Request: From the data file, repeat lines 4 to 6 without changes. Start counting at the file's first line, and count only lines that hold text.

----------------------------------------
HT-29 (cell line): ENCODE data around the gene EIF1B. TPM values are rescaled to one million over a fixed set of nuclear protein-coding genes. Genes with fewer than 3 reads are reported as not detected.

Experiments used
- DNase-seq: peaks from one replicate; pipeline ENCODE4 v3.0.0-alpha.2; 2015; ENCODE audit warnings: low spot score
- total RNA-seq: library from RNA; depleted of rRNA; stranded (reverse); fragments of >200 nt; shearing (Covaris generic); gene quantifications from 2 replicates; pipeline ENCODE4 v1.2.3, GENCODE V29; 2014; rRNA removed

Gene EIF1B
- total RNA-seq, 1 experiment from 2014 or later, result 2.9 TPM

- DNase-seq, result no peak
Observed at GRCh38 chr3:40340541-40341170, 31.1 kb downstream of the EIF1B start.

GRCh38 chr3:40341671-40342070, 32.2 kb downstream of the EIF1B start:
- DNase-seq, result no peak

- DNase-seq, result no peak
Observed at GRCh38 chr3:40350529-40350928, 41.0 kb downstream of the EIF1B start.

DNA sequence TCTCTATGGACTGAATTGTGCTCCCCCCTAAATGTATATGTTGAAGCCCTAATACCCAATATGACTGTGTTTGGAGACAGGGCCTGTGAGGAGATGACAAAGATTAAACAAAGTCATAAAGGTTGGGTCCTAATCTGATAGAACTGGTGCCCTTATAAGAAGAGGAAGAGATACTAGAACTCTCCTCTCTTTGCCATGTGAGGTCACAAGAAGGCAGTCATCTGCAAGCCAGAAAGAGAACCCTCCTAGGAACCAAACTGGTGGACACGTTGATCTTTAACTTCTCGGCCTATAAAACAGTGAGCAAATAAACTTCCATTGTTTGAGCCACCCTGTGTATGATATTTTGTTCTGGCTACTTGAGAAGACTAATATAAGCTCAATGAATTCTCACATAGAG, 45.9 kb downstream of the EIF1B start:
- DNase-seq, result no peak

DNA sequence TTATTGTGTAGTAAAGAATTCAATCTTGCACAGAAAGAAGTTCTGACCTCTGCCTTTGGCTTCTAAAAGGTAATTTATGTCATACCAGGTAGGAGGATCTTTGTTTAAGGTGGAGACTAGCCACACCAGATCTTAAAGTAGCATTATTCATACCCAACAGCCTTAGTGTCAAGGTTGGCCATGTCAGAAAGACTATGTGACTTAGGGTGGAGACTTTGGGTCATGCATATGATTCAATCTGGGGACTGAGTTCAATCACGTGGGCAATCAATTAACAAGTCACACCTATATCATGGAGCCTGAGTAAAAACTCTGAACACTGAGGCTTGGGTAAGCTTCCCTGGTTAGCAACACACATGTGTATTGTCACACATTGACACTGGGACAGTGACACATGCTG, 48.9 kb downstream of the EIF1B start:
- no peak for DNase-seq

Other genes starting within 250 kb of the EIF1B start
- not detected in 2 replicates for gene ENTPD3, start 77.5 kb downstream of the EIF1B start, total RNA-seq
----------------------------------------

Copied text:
- total RNA-seq: library from RNA; depleted of rRNA; stranded (reverse); fragments of >200 nt; shearing (Covaris generic); gene quantifications from 2 replicates; pipeline ENCODE4 v1.2.3, GENCODE V29; 2014; rRNA removed

Gene EIF1B
- total RNA-seq, 1 experiment from 2014 or later, result 2.9 TPM